Ok, off my rant, and 90% of this stuff was NOT directed at the person that I am replying to, but I had to get it off my chest and into this discussion thread.

        (Sorry in advance to RogerWilco)

        -Also ignore the typos and grammar, I can see several in a quick proof, but don't have the time to edit them today.

        TheNetAvenger - ranting off....
    • That's the real Problem here. You can't just buy an OS, you have to buy a webbrowswer, a media-player, a CD-burning-program and whatnot too. Microsofts PR-Department presents it so that all these extras are just gifts that come for free but that's just not true.

      The programers developing mediaplayer and IE work at Microsoft and are paid by Microsoft and so, in the end, anyone buying Windows pays for IE amd WMP too. If you don't need WMP since it's only an Office PC: tough luck, you have to pay for it anyway
    • Re:well. (Score:3, Insightful)

      by aug24 ( 38229 )
      Hear that whoosh? That, my friend, was the entire point of EU case zooming over your high-user-number head. (This is standard /. abuse, don't be offended - I like the 'man ls' name btw).

      It's not about bundling in shops, it's about the fact that OEMs are not permitted to rip out WMP and put in something else better. Or, indeed, rip out IE and put in something secure.

      Now, if I were a business, and I wanted to buy 5000 pcs, why shouldn't the OEMs be allowed to tailor the machines to me? I would especiall
  • by CoolSilver ( 794518 ) * on Thursday March 24, 2005 @01:29AM (#12033116)
    Well if the problem is with Microsoft Word not playing embedded files, dump it.

    Microsoft took away support to another application. The only other alternative to it would be get rid of the conflict, Microsoft themselves.

    Openoffice isn't going to kill budgets. Have another player installed. Switch and be done with it.

    Quicktime plays fine in openoffice with a mpg format.
  • Punishment (Score:5, Interesting)

    by bonch ( 38532 ) on Thursday March 24, 2005 @01:34AM (#12033147)
    A spokesVole said Microsoft was "fully committed to complying" with the Commission, but said any such problems with the registry would be the result of the unbundling process the Commission had insisted on in the first place.


    Microsoft loves to do things like this. "Well, you asked us to remove it, and that's what happened!" We savvy people, of course, realize that if Microsoft left the registry screwed in some way during their unbundling process, they would have had to purposely ignoring fixing it since I assume Microsoft knows their own registry enough to fix it (many IT admins have become expert in fixing the damn thing themselves). Leaving it purposely fucked in order to say "See?" wouldn't be complying with the Commission's order. It seems the EU isn't bending over and taking these cute little games the way the U.S. did when dealing with Microsoft.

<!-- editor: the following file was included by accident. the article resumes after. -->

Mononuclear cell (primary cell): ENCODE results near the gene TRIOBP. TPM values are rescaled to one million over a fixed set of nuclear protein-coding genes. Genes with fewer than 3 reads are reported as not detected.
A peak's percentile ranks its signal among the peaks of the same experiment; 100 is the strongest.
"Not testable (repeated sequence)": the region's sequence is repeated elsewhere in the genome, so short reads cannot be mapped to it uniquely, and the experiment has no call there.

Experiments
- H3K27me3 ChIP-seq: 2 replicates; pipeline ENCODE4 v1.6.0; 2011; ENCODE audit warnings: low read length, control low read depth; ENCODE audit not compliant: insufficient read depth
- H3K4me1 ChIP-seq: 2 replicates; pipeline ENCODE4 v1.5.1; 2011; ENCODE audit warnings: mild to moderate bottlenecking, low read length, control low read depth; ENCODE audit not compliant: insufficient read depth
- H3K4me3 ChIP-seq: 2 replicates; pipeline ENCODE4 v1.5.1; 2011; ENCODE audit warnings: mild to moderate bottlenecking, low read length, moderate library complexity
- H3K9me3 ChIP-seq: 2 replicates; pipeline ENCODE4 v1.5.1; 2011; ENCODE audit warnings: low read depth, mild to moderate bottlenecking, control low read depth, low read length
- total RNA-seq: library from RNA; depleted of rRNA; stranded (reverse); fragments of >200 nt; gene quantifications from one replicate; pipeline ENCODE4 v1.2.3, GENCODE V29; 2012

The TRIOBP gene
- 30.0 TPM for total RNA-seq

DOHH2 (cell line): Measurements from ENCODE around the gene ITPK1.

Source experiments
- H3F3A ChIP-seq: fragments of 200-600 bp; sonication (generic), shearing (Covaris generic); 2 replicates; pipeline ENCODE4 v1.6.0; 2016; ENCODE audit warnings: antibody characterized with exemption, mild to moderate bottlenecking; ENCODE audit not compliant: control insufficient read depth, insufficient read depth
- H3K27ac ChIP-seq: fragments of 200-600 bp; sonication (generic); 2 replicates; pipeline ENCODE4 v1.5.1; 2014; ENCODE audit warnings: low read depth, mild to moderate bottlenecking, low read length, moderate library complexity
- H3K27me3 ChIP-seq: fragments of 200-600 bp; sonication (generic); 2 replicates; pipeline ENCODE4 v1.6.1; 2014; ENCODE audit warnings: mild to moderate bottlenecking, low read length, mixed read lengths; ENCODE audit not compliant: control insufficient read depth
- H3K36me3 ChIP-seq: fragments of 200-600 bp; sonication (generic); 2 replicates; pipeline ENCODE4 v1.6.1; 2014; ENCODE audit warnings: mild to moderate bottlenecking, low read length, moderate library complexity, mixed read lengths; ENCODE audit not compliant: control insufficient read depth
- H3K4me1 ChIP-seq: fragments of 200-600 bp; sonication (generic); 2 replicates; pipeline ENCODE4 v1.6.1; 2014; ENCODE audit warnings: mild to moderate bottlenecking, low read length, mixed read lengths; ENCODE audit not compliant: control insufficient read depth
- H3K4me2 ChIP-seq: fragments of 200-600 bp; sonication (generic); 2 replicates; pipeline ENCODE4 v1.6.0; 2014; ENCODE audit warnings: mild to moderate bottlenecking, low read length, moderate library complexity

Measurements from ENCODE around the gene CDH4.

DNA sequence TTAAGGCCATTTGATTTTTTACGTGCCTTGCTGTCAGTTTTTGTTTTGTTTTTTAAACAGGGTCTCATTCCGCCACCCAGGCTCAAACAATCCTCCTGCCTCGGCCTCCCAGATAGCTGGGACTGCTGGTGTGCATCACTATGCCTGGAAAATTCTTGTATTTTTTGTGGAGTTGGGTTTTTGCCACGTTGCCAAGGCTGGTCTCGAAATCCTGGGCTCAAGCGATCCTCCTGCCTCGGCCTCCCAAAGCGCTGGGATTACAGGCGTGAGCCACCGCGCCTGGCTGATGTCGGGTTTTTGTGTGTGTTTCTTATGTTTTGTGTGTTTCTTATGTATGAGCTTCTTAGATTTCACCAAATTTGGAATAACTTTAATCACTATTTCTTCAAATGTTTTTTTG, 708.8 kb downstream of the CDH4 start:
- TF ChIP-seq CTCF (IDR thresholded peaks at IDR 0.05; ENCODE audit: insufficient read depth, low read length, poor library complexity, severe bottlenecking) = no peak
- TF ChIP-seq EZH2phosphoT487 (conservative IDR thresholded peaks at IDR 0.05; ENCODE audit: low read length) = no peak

• EU should (Score:3, Interesting)

    by zymano ( 581466 ) on Thursday March 24, 2005 @01:37AM (#12033165)
    Maybe consider doing what we in the USA should have done,that is put a limit for XP installations on OEM computers and copies at the store . Make it like only 50% of the market to repair the os market from ILLEGAL monopoly practices.

    This would cause software makers to adjust their thinking and make software for linux or other operating systems.

    The Dep.of Justice did nothing to fix a wrong.
  • by zoftie ( 195518 ) on Thursday March 24, 2005 @01:55AM (#12033284) Homepage
    http://www.somethingawful.com/articles.php?a=2384
  • by philask ( 216894 ) on Thursday March 24, 2005 @02:23AM (#12033425) Homepage
    They asked to have Media Player and all its components removed from Windows, Microsoft complied. Now they're complaining that Media Player doesn't work? God this MS bashing has gone to ridiculous levels.
  • by nick_davison ( 217681 ) on Thursday March 24, 2005 @02:35AM (#12033476)
    "video clips embedded into Microsoft Word documents don't run properly"

    "The commission is still in the process of assessing ... whether Microsoft is complying properly with the requirement to offer a fully functioning version of Windows without Media Player."

    Well. They complied. They provided a fully functioning version of Windows without Media Player. It's very unfortunate that the entirely separate application, MS Word, which is not a part of Windows doesn't do everything it used to, given that it relies on Media Player being part of the O.S. Then again, the ruling covers the O.S. not the separate application.

    I mean, seriously... When I write an tag to use Media Player in a web page, it doesn't work as well now either. If an external app looks for a specific set of calls and can't find them, of course it's not going to work. That's hardly the fault of an OS that was ordered to stop supporting those calls.